Over at Barnes and Noble, an interesting post by Martha Wells: 8 Books That Blend Science and Magic, Minus the Fantasy Tropes
Martha Wells was already an award-nominated fantasy writer when she found herself unable to sell her latest book—because publishers didn’t know how to market it…
Yes, anything that strikes a publisher as hard to market is liable to fall through the cracks, no matter how much it might appeal to readers. Why, I too have had books rejected on the grounds that “This is beautifully written and we really like it but we don’t know how we would market it.”
Such a bummer.
Of course the Raksura series falls into this category:
[The Cloud Roads] offered an engaging world readers had never seen before—non-human protagonists, complex alien cultures, genre-mixing plotting—but the lack of tropes made it difficult to pigeonhole.
To me this series does read almost like SF rather than like fantasy, despite the prevalence of magic in the world. Because, yes, of the lack of typical fantasy tropes. I would have difficulty finding seven other books or series that offer anything like the same feel, and in fact I’m not sure any of these that Martha Wells has selected do have the same feel. But these are interesting selections and I see how the ones I’m more familiar with do blend science with magic.
Starting with Sharon Shinn’s Elemental Blessings series. The feel is completely different because of course it is; Shinn writes very different books than Wells. But it’s a good choice for this column, because the Elemental Blessings series takes place in a fantasy world that is currently undergoing a kinder, gentler industrial revolution. Also sort of flirting with the idea of more democratic forms of government, though they’re not there yet. It’s a unique fantasy setting, and a pleasant world in which to spend some time.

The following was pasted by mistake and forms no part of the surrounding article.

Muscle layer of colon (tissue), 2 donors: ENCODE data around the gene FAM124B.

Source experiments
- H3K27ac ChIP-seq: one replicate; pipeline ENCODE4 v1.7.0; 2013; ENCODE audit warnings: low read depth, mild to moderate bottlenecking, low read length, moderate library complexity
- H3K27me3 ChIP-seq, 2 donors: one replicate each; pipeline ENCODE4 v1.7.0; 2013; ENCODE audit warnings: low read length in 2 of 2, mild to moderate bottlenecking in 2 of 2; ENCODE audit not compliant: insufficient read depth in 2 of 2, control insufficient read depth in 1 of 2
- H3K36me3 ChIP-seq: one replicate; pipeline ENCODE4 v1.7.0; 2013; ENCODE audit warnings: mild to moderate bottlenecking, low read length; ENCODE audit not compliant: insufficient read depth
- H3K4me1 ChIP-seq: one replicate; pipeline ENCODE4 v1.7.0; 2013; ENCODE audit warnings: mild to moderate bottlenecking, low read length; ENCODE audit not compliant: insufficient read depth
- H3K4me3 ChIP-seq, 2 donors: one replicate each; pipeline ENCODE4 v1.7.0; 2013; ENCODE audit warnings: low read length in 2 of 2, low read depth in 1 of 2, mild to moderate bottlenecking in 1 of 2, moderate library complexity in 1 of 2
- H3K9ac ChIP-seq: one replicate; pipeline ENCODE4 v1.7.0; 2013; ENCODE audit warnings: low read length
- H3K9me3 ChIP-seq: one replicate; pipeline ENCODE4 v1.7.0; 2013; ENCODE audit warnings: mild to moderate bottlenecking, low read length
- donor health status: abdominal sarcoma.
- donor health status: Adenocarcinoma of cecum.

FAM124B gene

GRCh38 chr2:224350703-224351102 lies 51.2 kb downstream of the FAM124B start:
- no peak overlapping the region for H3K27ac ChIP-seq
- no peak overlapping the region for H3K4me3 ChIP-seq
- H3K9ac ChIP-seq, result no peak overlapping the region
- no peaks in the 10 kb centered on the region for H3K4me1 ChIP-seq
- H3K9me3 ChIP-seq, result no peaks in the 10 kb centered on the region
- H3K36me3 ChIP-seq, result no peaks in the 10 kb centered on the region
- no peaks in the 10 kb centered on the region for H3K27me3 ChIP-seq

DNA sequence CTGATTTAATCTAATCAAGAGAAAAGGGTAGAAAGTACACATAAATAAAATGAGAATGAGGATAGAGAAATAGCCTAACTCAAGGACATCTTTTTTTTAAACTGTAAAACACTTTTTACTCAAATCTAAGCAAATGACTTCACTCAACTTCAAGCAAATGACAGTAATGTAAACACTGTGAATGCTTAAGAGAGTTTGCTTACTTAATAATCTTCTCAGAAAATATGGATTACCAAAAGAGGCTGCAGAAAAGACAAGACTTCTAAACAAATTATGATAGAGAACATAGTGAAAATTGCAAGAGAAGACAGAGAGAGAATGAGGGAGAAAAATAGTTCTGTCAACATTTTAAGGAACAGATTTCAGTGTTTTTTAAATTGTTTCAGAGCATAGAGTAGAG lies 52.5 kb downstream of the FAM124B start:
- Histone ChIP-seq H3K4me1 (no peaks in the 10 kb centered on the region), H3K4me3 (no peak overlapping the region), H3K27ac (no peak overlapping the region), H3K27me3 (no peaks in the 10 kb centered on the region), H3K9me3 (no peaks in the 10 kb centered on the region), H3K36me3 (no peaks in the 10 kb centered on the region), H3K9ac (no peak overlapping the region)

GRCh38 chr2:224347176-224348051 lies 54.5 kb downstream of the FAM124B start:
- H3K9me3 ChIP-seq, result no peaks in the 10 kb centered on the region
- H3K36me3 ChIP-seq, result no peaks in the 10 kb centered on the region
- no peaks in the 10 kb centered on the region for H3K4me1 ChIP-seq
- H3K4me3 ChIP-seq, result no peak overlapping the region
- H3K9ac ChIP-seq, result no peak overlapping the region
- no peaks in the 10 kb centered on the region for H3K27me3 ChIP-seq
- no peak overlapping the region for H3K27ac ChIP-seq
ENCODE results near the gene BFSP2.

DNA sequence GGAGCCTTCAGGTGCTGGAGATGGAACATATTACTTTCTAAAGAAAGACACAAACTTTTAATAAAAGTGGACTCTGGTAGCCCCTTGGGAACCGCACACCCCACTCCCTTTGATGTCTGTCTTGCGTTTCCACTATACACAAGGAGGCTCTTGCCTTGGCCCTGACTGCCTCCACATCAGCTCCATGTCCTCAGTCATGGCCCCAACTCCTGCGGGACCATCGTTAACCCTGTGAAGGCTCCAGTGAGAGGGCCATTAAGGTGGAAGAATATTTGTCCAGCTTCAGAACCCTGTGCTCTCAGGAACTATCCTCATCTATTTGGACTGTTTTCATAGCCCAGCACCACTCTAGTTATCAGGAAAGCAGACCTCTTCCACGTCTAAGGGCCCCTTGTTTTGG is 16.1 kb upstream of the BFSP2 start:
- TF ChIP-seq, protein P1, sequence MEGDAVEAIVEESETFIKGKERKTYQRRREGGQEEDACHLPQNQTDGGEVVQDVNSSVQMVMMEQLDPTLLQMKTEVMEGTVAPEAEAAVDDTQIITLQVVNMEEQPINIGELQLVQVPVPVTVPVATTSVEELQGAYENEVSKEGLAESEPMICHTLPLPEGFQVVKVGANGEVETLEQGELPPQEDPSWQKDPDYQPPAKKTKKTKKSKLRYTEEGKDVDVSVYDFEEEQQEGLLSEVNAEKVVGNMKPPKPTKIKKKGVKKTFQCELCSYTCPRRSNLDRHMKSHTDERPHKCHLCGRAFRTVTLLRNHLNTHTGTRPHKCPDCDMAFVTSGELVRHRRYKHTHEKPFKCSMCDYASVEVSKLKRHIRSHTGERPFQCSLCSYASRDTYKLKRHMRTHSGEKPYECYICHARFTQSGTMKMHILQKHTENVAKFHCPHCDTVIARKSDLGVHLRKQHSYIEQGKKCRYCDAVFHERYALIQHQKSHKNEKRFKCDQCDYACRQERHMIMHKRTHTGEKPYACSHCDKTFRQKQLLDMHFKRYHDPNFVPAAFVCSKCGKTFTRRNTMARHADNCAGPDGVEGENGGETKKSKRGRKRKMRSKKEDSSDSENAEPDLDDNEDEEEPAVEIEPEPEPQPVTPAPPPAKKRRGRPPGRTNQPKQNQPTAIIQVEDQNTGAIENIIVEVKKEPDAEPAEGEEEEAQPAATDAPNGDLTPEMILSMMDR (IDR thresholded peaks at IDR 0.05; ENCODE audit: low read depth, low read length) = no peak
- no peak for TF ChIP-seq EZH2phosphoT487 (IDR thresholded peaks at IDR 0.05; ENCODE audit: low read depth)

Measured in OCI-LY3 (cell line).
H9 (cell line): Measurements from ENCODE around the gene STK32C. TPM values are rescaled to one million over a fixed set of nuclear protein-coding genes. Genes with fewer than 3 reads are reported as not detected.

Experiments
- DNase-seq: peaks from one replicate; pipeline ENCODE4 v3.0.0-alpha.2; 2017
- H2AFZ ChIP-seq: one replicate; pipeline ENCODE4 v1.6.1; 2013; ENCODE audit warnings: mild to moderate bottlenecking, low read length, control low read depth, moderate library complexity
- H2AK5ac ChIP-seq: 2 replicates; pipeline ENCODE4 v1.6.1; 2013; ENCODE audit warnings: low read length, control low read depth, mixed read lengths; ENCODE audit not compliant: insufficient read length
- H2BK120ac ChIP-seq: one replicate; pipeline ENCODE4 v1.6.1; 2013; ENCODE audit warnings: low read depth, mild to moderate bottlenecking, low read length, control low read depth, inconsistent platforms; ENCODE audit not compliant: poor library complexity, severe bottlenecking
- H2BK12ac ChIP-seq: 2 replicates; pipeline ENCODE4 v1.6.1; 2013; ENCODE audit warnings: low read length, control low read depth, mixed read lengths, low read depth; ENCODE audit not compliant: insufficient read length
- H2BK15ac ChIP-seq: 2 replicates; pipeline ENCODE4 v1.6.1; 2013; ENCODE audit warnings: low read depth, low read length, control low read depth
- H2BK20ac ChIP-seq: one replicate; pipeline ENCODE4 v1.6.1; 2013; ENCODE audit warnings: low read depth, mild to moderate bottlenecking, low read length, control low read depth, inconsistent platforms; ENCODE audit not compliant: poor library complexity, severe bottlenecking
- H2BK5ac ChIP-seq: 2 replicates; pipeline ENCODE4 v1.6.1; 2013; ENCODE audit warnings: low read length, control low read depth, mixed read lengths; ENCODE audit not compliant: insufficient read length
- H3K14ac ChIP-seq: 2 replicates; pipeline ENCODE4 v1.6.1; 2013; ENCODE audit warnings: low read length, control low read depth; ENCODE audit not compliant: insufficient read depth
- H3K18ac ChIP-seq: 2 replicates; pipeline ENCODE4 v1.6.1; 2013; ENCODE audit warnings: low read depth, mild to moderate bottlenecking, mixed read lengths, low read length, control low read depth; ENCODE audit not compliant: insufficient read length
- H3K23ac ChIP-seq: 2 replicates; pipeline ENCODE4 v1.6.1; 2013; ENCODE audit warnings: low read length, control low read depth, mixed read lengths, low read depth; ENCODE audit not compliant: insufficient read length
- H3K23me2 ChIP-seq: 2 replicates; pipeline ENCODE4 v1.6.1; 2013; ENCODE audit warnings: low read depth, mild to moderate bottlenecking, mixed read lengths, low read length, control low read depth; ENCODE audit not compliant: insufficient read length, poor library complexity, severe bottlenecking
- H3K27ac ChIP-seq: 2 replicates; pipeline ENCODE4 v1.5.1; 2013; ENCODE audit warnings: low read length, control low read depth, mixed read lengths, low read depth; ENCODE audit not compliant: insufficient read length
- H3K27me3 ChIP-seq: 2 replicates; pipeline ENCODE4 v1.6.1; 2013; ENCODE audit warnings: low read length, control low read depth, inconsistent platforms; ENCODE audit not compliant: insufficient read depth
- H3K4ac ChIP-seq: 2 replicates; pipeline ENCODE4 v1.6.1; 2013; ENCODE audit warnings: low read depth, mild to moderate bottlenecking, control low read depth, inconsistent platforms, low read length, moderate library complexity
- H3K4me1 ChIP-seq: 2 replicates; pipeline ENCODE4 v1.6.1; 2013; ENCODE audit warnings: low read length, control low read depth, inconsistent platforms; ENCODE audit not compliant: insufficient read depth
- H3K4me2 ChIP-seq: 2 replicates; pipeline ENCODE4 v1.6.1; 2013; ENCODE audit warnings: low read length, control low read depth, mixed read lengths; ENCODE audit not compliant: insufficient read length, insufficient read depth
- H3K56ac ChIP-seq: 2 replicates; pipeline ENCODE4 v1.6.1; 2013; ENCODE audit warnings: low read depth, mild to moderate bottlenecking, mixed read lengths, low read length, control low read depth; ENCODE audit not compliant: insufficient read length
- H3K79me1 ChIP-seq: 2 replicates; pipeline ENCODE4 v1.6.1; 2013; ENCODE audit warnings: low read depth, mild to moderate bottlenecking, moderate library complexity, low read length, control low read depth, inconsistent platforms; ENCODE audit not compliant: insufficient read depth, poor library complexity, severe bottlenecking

Here’s one that Wells doesn’t mention that seems to me to possibly fall sort of in the same category: The Order of the Air series by Melissa Scott and Jo Graham. There is so much about the early aircraft, and definitely a blending of magic and science.
Here’s one that doesn’t fit this category, but kind of does, but really doesn’t: The Steerswoman by Rosemary Kirstein, one of my all time favorite fantasy series . . . um, science fiction series. It falls in the even tinier subgenre of “science fiction that totally looks like fantasy and uses fantasy tropes but it’s really science fiction all the way.” In fact, that particular subgenre is so tiny I’m not sure any other books fall into it.
Anyway, interesting post; if you have time, click through and see what other titles Martha Wells has included.
Also, you do know that the last of the Raksura novels just came out, right?
It is quite wonderful and gave me an excuse to re-read much of the earlier series in anticipation. High points: the relationship between Pearl and Malachite — did you expect them to kind of hit it off? Because wow, what a team. Also, the half-fell flight. Love them! If Wells goes on with this world from a different pov, I totally vote for the half-fell queen. Or the kethel. Or probably anybody associated with this wonderful group of new characters.